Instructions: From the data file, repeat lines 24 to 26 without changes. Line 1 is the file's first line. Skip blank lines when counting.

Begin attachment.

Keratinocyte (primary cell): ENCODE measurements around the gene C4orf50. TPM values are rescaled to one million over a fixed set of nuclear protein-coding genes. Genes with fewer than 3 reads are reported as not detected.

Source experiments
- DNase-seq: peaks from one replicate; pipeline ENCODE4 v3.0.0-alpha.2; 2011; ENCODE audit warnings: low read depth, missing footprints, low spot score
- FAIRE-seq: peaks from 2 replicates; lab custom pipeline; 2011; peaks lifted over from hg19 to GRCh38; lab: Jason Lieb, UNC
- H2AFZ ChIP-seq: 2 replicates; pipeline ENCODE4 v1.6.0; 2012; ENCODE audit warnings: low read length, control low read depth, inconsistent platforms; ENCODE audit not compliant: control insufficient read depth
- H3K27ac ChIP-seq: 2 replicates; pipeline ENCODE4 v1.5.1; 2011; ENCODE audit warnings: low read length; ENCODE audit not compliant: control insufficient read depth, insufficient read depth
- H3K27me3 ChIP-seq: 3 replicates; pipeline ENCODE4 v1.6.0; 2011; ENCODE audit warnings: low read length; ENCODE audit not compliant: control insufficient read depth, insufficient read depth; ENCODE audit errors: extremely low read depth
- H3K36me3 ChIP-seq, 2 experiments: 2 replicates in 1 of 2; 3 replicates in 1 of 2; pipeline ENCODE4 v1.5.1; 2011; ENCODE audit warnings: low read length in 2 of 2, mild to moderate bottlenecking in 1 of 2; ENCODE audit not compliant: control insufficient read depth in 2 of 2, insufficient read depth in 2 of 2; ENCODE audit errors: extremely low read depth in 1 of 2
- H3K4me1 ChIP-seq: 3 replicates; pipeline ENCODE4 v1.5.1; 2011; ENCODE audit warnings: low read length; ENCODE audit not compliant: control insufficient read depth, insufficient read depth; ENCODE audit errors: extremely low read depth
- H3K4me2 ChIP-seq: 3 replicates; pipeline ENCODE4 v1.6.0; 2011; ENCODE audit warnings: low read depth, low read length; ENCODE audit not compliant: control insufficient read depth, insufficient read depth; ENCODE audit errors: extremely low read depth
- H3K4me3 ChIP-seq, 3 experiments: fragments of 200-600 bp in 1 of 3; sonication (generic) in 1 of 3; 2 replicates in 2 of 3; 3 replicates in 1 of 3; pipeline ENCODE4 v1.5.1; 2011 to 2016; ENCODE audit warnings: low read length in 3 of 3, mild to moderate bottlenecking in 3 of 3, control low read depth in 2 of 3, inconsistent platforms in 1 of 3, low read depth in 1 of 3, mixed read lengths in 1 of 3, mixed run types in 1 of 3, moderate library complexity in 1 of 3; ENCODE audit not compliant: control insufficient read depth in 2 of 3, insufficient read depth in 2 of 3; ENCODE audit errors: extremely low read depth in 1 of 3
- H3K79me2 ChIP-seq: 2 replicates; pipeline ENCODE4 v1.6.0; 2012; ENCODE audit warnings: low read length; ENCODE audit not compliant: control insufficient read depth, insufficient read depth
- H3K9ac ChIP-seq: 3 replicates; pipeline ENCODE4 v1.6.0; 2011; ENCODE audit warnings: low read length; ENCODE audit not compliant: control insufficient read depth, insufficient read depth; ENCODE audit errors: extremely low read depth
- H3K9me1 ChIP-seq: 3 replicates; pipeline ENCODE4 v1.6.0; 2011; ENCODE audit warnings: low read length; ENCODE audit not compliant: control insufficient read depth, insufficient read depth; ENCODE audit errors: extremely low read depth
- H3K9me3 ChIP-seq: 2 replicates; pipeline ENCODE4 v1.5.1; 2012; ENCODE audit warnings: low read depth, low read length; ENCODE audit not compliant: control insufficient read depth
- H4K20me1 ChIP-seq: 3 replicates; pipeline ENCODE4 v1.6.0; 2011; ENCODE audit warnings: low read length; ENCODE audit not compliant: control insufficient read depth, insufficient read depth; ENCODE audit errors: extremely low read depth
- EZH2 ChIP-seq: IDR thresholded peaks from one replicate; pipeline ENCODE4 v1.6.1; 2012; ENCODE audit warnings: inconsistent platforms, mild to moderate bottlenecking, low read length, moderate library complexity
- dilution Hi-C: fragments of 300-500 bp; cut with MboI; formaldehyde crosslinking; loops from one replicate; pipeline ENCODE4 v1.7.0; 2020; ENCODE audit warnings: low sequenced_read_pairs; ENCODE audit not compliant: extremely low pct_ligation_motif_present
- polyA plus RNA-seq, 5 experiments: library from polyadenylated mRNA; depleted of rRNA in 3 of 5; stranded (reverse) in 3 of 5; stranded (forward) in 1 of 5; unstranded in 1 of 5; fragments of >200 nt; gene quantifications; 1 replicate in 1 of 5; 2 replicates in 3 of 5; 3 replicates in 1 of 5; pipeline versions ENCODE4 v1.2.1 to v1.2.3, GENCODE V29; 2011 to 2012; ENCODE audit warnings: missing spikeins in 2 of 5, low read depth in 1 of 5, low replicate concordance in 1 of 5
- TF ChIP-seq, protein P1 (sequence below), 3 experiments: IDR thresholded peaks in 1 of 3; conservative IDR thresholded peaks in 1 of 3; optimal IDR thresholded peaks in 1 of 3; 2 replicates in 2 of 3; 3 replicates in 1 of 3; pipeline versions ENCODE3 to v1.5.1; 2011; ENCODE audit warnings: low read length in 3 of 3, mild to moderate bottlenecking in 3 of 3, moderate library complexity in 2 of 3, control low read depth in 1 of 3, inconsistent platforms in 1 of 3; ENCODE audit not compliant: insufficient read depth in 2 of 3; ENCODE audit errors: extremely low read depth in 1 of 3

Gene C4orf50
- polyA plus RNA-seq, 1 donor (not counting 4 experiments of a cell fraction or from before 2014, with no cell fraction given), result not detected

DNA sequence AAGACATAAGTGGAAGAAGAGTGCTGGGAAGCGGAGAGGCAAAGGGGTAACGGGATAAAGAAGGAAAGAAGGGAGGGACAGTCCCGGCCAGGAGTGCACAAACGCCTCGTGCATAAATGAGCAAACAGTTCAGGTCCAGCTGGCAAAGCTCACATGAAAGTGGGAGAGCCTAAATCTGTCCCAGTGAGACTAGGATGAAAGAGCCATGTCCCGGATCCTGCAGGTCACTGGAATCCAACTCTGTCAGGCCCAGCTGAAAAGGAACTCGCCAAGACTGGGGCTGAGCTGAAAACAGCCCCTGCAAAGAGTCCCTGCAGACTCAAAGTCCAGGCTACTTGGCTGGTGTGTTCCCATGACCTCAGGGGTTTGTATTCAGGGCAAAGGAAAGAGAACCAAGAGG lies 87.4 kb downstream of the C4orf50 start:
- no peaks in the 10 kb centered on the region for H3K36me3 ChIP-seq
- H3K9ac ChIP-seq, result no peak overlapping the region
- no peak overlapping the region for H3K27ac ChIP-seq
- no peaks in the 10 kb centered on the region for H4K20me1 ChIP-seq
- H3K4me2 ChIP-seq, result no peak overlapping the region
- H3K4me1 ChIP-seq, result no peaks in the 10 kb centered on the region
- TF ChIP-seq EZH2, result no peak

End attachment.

- no peaks in the 10 kb centered on the region for H3K36me3 ChIP-seq
- H3K9ac ChIP-seq, result no peak overlapping the region
- no peak overlapping the region for H3K27ac ChIP-seq